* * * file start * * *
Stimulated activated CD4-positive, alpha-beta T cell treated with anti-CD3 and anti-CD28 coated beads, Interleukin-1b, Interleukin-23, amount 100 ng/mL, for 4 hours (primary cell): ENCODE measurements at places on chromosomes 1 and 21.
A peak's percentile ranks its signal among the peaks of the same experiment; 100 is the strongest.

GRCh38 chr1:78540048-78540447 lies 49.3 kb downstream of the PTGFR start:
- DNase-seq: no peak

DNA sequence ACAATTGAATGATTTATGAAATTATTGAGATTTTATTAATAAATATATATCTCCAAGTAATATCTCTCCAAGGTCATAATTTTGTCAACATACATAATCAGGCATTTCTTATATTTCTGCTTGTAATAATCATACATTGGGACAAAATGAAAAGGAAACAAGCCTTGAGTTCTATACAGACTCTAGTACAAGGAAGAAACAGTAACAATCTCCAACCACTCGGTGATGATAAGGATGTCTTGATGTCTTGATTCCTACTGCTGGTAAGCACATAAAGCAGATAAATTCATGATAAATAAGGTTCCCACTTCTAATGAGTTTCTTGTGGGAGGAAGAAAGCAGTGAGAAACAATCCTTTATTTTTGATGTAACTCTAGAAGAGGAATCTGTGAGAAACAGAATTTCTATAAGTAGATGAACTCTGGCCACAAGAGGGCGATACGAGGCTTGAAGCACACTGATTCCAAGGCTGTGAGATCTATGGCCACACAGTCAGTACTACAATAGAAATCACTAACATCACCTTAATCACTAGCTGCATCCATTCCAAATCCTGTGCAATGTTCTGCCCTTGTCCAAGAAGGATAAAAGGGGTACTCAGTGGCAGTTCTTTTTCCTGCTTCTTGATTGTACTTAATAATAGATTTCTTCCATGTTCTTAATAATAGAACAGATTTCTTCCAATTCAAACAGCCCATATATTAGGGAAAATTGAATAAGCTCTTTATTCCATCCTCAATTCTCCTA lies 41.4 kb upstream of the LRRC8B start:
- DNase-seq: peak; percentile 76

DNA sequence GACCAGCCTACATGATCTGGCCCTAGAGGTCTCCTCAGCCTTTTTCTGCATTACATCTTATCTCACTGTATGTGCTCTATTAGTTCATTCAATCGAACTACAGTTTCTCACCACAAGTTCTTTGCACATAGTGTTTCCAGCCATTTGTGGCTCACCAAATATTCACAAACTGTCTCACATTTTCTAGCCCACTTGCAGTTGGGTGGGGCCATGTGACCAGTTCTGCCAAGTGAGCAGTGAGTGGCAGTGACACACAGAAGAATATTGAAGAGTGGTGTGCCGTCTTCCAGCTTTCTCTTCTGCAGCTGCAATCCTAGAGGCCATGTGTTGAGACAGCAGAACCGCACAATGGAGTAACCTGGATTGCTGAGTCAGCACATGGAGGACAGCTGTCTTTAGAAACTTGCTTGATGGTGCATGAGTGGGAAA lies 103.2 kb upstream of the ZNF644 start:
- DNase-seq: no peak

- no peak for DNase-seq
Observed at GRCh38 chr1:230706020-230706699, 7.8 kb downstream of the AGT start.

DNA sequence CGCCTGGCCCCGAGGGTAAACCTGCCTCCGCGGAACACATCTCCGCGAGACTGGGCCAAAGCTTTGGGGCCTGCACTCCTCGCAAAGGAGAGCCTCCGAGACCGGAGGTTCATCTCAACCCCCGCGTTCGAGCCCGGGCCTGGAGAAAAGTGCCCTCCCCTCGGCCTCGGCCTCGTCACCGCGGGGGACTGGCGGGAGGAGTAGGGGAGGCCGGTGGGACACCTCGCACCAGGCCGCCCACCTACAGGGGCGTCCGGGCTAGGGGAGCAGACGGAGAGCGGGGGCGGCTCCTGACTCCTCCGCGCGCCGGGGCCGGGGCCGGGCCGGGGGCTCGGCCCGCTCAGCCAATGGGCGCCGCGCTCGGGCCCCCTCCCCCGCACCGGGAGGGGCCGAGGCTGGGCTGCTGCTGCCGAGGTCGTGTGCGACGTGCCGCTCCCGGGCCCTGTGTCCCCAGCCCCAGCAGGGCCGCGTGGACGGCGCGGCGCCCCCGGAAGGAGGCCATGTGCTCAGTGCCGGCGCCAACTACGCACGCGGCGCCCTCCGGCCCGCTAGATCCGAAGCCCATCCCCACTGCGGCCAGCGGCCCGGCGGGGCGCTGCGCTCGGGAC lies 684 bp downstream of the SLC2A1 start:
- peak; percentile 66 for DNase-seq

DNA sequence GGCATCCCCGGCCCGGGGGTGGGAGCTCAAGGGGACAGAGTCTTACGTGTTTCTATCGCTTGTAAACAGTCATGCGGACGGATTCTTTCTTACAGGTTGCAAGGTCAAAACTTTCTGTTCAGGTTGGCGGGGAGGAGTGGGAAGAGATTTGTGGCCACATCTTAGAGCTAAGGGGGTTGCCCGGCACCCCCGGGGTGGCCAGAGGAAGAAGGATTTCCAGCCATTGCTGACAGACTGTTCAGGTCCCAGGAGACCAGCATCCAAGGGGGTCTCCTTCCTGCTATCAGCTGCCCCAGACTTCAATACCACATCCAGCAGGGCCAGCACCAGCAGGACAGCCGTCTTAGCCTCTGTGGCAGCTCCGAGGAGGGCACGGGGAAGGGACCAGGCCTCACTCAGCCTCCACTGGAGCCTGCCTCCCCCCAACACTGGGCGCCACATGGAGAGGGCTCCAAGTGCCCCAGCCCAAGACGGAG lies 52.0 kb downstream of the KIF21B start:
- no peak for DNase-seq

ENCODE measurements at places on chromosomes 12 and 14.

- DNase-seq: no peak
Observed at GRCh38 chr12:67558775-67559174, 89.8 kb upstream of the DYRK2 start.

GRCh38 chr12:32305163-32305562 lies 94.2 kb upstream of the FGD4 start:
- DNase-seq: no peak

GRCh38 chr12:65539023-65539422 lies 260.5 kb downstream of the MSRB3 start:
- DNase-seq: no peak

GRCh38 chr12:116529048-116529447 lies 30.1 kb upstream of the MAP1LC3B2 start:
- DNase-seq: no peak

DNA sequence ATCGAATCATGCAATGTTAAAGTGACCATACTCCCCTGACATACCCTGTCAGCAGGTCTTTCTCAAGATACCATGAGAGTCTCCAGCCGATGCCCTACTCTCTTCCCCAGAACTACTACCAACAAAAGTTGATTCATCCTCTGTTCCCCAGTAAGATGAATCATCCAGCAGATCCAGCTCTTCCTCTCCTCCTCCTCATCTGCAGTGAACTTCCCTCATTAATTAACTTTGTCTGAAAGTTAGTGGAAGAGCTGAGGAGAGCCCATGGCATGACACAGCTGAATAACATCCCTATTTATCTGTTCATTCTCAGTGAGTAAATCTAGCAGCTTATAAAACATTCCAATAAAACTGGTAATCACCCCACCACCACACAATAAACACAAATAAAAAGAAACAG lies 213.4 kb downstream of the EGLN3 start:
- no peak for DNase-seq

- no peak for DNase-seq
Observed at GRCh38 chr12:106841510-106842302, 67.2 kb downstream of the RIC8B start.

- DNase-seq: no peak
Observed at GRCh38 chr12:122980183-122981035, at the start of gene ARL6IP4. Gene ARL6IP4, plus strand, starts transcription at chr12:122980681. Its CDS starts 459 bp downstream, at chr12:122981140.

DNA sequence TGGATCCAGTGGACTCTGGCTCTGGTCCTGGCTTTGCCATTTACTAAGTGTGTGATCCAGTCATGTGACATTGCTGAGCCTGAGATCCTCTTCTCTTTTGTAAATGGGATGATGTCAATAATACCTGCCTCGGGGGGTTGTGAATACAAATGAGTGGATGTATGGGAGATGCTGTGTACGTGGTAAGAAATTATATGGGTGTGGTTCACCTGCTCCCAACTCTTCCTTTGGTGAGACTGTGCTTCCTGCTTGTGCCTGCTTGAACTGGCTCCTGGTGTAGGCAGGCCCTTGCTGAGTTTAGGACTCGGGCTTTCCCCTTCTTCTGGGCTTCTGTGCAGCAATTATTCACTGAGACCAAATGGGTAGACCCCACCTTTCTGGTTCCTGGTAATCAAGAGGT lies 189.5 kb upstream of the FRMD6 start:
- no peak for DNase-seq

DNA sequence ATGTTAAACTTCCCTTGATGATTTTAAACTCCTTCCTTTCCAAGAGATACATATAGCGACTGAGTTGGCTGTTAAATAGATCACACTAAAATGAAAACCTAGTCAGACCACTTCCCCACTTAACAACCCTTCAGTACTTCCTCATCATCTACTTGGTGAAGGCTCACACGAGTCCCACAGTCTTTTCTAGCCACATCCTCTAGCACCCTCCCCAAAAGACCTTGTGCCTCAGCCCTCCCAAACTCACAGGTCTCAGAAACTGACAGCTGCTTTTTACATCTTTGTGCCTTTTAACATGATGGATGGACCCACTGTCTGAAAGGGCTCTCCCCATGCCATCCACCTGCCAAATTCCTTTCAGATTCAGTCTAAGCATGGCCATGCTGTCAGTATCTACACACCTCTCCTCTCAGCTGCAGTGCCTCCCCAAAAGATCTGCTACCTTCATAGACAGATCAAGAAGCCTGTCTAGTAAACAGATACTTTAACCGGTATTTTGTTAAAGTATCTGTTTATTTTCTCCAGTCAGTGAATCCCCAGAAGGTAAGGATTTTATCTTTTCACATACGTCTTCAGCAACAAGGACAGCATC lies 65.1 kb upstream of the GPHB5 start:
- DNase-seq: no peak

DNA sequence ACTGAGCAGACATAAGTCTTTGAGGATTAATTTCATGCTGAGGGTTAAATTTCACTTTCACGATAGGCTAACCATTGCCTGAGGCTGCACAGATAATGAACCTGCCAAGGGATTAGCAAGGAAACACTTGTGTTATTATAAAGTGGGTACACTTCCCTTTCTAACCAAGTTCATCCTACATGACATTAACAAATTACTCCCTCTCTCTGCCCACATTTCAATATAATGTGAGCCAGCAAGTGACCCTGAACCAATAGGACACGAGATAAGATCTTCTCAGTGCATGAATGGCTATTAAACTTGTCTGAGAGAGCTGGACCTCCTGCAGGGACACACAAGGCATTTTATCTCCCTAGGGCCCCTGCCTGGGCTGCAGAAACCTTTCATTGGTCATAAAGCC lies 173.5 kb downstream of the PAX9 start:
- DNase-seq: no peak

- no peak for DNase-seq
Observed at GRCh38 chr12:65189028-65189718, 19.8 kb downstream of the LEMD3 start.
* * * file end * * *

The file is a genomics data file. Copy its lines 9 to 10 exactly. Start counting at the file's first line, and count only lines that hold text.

- no peak for DNase-seq
Observed at GRCh38 chr1:230706020-230706699, 7.8 kb downstream of the AGT start.